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To Level Up, You'll Need to Take a Step Back Here's why it's more important to work on your business, versus working in your business.

By Chris D. Bentley Edited by Kara McIntyre

Opinions expressed by Entrepreneur contributors are their own.

Starting out as a small business owner, you wear multiple hats and spend your free time doing tasks that can easily be deliciated to an hourly employee, contractor or virtual assistant. The problem is you're not making enough money to afford the assistance, so you work longer hours, go to bed later, work on the weekends, sacrifice family time and down time to make sure the tasks are complete to keep the business running.

This has been a problem for me in the past, and it will cause you to burn out no matter how much you deny it. Outside of lack of capital, it's probably the No. 1 reason why small business owners quit right before they break through with their business. Once you start the burnout spiral, you'll start to forget about the reason why you started the company and your mind will focus on all the reasons why it's not worth it anymore and why you should quit.

When you dreamed about starting a company, you had a dream and a vision of what the future was going to look like for not only yourself but everyone around you. For me, my dream was financial independence. I hated having a job and, even worse, having a boss telling me what I could and couldn't do. I would sit at my desk at my job dreaming of living on the beach somewhere warm, driving a Lamborghini, waking up whenever I wanted to and never being squeezed financially.

I wanted the independence to do what I wanted, when I wanted and buy whatever I wanted. But in order to do this, you need to free yourself of the day-to-day responsibilities of your business.

Related: 5 Signs You Need to Step Back as Founder of Your Startup

I know this sounds counterintuitive, but hear me out.

Fast forward to now with your day-to-day responsibilities of running your business sucking you into working more and draining your energy that could be used to focus on other aspects of your business to grow it. You'll ultimately have to let go in order to get to the next level — letting go of "working in" your business instead of "working on" your business, as they say. So how do you do that? Sounds easy enough.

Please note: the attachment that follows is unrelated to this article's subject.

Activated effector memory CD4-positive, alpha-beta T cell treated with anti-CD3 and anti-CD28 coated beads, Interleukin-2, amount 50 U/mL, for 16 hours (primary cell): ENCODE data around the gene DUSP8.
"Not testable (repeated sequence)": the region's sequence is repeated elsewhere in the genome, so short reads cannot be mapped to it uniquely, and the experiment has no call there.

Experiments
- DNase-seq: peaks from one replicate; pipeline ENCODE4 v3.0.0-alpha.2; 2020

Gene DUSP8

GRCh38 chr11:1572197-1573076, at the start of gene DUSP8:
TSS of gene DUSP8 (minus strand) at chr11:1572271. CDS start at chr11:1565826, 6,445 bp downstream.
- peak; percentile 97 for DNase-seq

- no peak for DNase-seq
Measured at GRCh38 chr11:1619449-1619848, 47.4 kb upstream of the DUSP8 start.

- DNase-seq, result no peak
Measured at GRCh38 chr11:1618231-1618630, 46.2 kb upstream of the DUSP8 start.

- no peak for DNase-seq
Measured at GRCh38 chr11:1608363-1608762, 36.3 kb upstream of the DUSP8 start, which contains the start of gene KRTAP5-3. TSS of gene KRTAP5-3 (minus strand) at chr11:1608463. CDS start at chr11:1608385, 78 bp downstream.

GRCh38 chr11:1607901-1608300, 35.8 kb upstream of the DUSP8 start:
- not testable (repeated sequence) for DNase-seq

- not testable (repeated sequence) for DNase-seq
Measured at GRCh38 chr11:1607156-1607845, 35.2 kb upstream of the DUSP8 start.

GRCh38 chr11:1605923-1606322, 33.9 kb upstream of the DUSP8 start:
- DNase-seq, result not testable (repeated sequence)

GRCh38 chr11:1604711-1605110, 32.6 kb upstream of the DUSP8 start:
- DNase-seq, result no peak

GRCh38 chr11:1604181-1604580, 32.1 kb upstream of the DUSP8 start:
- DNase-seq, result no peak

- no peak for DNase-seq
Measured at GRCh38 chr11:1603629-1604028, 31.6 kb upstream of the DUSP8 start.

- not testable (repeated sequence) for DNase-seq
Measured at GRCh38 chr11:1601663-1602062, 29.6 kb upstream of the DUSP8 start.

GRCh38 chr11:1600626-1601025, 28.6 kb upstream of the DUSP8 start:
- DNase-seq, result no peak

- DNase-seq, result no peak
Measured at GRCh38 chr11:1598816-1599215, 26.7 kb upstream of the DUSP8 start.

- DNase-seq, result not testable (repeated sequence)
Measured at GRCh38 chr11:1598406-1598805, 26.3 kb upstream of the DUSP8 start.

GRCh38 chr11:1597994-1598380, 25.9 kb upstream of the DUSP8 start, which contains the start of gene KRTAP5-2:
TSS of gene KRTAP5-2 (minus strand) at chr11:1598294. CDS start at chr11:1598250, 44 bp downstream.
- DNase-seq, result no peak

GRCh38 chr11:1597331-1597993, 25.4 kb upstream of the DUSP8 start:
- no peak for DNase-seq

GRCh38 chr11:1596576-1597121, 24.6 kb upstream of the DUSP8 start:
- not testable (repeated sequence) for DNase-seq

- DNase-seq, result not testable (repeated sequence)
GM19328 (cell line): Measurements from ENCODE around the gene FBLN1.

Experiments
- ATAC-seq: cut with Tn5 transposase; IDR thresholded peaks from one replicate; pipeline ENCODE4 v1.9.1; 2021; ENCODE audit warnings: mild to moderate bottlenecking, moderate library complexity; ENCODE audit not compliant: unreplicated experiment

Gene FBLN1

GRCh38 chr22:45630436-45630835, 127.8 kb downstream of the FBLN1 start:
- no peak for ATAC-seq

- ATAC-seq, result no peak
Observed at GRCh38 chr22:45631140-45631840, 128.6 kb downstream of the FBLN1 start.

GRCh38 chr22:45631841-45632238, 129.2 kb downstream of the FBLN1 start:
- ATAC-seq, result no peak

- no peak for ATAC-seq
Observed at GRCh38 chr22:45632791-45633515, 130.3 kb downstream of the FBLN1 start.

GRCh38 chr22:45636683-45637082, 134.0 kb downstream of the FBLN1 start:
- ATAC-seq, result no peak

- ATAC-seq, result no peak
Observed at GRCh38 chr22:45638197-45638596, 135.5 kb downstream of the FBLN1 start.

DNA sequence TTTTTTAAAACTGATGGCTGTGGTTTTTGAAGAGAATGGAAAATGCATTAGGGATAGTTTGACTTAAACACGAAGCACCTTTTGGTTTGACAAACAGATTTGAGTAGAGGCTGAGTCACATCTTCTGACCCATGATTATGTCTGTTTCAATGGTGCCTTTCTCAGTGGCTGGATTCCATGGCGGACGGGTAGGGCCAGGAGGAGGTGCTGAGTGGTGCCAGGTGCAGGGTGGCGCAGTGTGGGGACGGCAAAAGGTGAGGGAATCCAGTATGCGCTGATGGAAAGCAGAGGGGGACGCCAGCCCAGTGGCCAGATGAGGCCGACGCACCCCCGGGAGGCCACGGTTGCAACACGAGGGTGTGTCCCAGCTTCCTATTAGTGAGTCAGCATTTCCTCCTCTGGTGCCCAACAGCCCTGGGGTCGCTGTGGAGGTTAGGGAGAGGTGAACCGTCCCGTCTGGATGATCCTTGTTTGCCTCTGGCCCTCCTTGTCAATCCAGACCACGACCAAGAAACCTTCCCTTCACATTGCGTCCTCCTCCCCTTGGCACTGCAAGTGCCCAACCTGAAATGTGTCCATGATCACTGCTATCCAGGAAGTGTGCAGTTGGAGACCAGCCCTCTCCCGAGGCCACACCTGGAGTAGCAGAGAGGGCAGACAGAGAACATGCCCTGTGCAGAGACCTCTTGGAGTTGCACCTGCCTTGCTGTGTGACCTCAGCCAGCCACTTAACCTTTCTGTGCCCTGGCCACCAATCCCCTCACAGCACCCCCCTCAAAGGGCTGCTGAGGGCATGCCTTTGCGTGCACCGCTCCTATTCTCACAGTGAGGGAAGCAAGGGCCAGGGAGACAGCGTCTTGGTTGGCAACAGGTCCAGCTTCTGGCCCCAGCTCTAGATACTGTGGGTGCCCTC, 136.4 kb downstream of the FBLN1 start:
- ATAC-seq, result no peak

Let me explain. By not hiring and delegating simple tasks, you're sabotaging your business from growing because you want to control everything. It might be hard to hear, but let me give you an example.

I could easily spend the time outside of selling hours creating invoices, social media posts, recruiting ads, managing accounting software, onboarding new agents and other mind-numbing, time-consuming tasks — or I can free my time up to make sure my clients get great service, new customer leads get distributed, follow-up on existing deals, interview and train new agents, and make sure closings go smoothly. You can see how spending the money to pay someone to handle my day-to-day tasks frees me up to make more money, provide great service and improve client satisfaction.

Related: The Benefits of Working for Your Business, Not Just in Your Business

The next mindset shift is after you delegated your day-to-day tasks involves three things. First, train the person or multiple people on the task and provide them with a checklist of the items that are needed to satisfy the completion of the task. This is a control mechanism used to make sure the task gets completed to your satisfaction.

The second thing is the hardest, which is understanding that mistakes will be made. People are going to make mistakes. Things are going to be missed. This is where the "letting go of control" becomes the tough, because inside your head, you say to yourself, "Why am I paying this person money to screw up the task when I can easily do the task myself and save myself the time, headache and problems?"

Well, I hate to be the bearer of bad news. It's probably because you don't have your systems, training and checklists created for the person to follow. People aren't mind readers — I've learned that the hard way. Your mindset has to be that your role is overseeing progress towards a goal rather than micro managing tasks.

Related: Surviving to Thriving: Why Entrepreneurs Need to Take a Break

The third and last thing is understanding that your way of doing things is not always the best way. Just because it works for you and you've been doing it for years without a problem, doesn't mean there isn't a faster, more quality solution of completing the task. You have to be open minded to the fact you hired the person to complete a task with a goal of completing it correctly. You didn't hire the person with a goal to copy you. It's unrealistic.

Overall, many small business owners will continue to have to wear many hats and complete many time-consuming tasks until the business generates enough cashflow to provide them with the opportunity to hire an employee, contractor or virtual assistant to delegate those tasks to. This should be your goal so you can use the time freed-up to work on leveling up your business and make more sales.

Chris D. Bentley

Entrepreneur Leadership Network® Contributor

Award Winning Dallas Real Estate Broker

Chris D. Bentley is an award-winning real-estate broker and owner of Bentley Fine Properties. He is a eight-time multi-million dollar producer, author of four eBooks, was voted D Magazine's "Best Realtor in Dallas" six times, and has been featured in multiple popular magazines.

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